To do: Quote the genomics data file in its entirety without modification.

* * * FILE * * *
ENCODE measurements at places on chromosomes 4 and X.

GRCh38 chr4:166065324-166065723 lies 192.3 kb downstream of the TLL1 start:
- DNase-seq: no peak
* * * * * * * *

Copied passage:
ENCODE measurements at places on chromosomes 4 and X.

GRCh38 chr4:166065324-166065723 lies 192.3 kb downstream of the TLL1 start:
- DNase-seq: no peak